Pathfinder Lost Omens, Rulebook Subscriber

Yeah it's the tactile element I like. I actually prefer malifauxs resolution mechanic of cards with a tailored mini deck as that is both tactile and has player control over randomness. But the combination of "want something physical" and "some element of randomness" leads to dice as an obvious choice.

It's also partially why (that and the social element) the existence of online tabletops hasn't noticeably had a negative effect on physical games.


Bandw2 wrote:
Bluenose wrote:
Bandw2 wrote:
PossibleCabbage wrote:

It's sort of interesting to me how there aren't similar complaints about how much worse archery is relative to other options compared to PF1.

Since archery was the king of DPR strategies in PF1, since not only could you get a full attack off wherever, but you could get a lot of shots off in a given round with pretty good accuracy, and stack up a lot of static bonuses.

But now static damage bonuses are gone for the most part, nobody gets more than 3 attacks off, and the -10 attack isn't that valuable so you're no longer at a severe advantage compared to "run up and whack them" as a combat strategy.

Archery had a similar damping down to spellcasting, but doesn't seem nearly as controversial.

like, with what my theory is, that people aren't actually complaining about being weak, but being boring or static, this isn't a surprise.
Propose a solution that makes the Wizard more interesting without also making them more powerful. I'm sure the people complaining about casters being underpowered will take it up enthusiastically.
that not the point >_>

Maybe not, but your suggestion that people aren't complaining about being weak but being boring or static seems pretty conclusively disproved by all the proposals to make playing wizards fun again by giving them more power.


5 people marked this as a favorite.

I can think of one thing that would help. And it could at least potentially be done without making the wizard more powerful.

The wizard really doesn't have any interesting dumb wizardly things to do during downtime since pretty much all spells are focused on being balanced for adventures, I mean yeah you can craft scrolls, but that's your job, not something extra.

Druids can cast tree shape and sleep as trees instead of going to the inn starting at level 3. Wild druids can turn into animals and spend hours in animal form as long as they pick up form control at level 4.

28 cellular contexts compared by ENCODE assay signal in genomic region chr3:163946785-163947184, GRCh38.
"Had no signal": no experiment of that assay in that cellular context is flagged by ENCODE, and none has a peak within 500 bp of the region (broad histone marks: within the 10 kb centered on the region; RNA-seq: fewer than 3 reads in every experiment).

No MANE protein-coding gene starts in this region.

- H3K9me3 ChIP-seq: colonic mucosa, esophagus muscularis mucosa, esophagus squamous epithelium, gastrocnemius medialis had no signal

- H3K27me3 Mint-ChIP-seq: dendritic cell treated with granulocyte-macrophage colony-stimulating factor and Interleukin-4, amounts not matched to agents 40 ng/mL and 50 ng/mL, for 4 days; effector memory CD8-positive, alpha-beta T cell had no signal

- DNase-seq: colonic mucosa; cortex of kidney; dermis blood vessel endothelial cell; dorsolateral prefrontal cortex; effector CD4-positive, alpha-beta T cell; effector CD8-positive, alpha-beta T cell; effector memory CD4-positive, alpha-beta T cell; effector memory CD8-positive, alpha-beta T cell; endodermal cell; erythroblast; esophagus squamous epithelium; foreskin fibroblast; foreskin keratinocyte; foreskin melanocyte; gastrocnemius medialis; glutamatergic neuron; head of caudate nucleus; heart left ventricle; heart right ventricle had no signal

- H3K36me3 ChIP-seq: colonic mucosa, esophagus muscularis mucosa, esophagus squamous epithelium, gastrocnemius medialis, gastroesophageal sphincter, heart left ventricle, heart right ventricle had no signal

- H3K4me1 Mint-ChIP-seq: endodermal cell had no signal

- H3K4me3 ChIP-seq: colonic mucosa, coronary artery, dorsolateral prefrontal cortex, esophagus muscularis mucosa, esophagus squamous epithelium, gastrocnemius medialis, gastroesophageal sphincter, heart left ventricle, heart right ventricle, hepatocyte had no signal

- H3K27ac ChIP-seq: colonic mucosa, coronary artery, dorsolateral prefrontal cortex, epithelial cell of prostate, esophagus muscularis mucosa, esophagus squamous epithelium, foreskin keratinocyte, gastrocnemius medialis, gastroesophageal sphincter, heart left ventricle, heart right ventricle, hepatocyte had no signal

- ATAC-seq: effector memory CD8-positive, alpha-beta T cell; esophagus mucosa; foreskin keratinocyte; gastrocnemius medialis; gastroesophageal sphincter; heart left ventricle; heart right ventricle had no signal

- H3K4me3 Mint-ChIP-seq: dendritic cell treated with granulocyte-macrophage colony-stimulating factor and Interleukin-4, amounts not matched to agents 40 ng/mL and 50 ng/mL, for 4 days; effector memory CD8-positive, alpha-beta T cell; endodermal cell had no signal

I want spells with downtime role playing potential, too, but prestidigitation doesn't work for that anymore because it cleans and Cooks more slowly than actually cooking and cleaning and Tires you out much faster, unseen servant doesn't last long enough, and animated objects are too expensive to use for this.

I mean, you get resplendent mansion at level 17, but that's a long time to wait to actually feel like a wizard when you're not out on adventures.


5 people marked this as a favorite.

1-wizard are weaker than most classes, perhaps alchemist being worse; 2-are boring to play.

1- it's a bad thing 2- it's a terrible thing * The obsession with not empowering the wizard that some people demonstrate seems pathological to me. As a trauma, which can be understood depending on your experiences but it is not correct that the game is based on it.

I wonder which wizard is really good. For those who want to talk about flexibility, no, not even that. Try to defend the class design and eliminate debbuf from your dictionary and you will be mute.

A class that has no option but to be a debuffer is not a flexible class.

Debuff is not even something wizards should focus on, considering the gaming and literature background. Remember when Gandalf threw a debuff on someone? I do not. It has always been something minor and now is the center point in the main part of the game. *1 And yes the game revolves around fights, is a group of adventurers carrying weapons. Not the UN ambassadors carrying flowers. *2wizards are not even really good at debuff *3 The debuff version is as boring as possible. I feel like a bad teacher giving -1 to everyone.

Utility? Most spell lasts for one minute. Good luck with ALL this utility. Reach? 30 feet most spells. But why? to be able to sell metamagic and make casters "interact" with the three action system.

Finaly.For me the desiners spent all the time thinking. "ah is the wizard no matter if he is not so good at it or that" but they forgot to do something that he is good at and good to play with.


1 person marked this as a favorite.

I hypothesize that the reason why wizard appears "weak" or "boring" to some people is that the class is designed in such a way that it's trait it is meant to be awesome at (like how fighters are the best at using weapons, champions have great defenses, and so on) is "is pretty good at a bunch of stuff."

So the damage-dealing of the class doesn't hold up to other damage-focused classes because there's more buffing, debuffing, and utility available to it than to other damage-focused classes - and same with trying to focus on any other specific area.


3 people marked this as a favorite.
Pathfinder Battles Case Subscriber; Pathfinder Companion, Starfinder Adventure Path, Starfinder Roleplaying Game, Starfinder Society Subscriber; Pathfinder Roleplaying Game Superscriber

I can definitely see the argument being made that wizards and sorcerers are now the "jack of all trades, master of none" classes. They can do damage to the enemy, but not as much as a martial. They can buff and debuff, but not as much as a bard. They can AoE weak enemies in droves, but have a hard time with at-level enemies, and finishing off weak mobs feels like less important mop-up work. For many people, being the "backup damage-dealer," "backup buffer," or "backup healer" doesn't feel great.